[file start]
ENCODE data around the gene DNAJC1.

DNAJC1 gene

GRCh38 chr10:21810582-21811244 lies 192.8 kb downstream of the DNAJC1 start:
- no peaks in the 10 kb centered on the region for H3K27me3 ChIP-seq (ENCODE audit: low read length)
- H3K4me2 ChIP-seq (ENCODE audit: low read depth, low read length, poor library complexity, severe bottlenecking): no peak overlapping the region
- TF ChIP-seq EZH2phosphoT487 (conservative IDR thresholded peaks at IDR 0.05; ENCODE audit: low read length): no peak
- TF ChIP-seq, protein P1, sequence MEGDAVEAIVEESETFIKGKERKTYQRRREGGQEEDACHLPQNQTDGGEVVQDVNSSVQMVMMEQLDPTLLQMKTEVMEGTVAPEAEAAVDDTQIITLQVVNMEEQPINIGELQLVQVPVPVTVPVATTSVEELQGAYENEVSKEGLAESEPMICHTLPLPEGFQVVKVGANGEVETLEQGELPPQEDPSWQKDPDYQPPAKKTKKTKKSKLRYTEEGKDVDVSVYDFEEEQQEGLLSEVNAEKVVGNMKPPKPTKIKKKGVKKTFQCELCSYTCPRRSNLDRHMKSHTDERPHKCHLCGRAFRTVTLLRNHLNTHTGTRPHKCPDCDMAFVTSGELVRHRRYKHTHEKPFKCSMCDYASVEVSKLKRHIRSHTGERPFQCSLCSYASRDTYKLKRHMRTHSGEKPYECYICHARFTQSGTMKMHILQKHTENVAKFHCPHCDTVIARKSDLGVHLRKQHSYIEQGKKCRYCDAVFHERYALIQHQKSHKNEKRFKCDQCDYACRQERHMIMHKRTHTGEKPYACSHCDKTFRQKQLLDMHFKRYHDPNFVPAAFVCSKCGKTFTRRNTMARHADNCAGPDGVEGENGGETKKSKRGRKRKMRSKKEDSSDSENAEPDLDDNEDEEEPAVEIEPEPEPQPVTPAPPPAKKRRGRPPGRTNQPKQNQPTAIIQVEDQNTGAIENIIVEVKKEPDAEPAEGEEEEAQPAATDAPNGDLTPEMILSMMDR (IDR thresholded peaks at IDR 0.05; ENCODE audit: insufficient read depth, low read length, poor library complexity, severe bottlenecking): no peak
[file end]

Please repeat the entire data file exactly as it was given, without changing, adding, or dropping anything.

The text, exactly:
ENCODE data around the gene DNAJC1.

DNAJC1 gene

GRCh38 chr10:21810582-21811244 lies 192.8 kb downstream of the DNAJC1 start:
- no peaks in the 10 kb centered on the region for H3K27me3 ChIP-seq (ENCODE audit: low read length)
- H3K4me2 ChIP-seq (ENCODE audit: low read depth, low read length, poor library complexity, severe bottlenecking): no peak overlapping the region
- TF ChIP-seq EZH2phosphoT487 (conservative IDR thresholded peaks at IDR 0.05; ENCODE audit: low read length): no peak
- TF ChIP-seq, protein P1, sequence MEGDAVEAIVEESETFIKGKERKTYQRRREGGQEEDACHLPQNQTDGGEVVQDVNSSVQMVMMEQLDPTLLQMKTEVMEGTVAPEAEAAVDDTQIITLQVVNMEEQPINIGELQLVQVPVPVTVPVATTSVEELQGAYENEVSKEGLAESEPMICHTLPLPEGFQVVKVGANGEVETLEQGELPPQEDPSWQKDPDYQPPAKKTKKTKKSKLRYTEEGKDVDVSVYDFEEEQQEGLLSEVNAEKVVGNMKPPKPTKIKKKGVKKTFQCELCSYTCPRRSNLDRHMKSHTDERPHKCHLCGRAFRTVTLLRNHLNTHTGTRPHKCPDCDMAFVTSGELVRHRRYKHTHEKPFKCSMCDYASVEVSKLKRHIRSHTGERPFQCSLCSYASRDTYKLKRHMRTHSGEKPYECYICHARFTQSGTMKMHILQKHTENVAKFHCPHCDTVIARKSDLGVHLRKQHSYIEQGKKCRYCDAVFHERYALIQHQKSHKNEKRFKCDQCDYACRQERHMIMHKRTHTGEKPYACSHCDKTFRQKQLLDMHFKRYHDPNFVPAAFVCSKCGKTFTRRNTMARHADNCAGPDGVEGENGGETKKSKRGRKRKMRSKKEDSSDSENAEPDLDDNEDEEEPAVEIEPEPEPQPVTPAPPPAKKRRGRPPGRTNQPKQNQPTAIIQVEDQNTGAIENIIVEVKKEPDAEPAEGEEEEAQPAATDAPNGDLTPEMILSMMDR (IDR thresholded peaks at IDR 0.05; ENCODE audit: insufficient read depth, low read length, poor library complexity, severe bottlenecking): no peak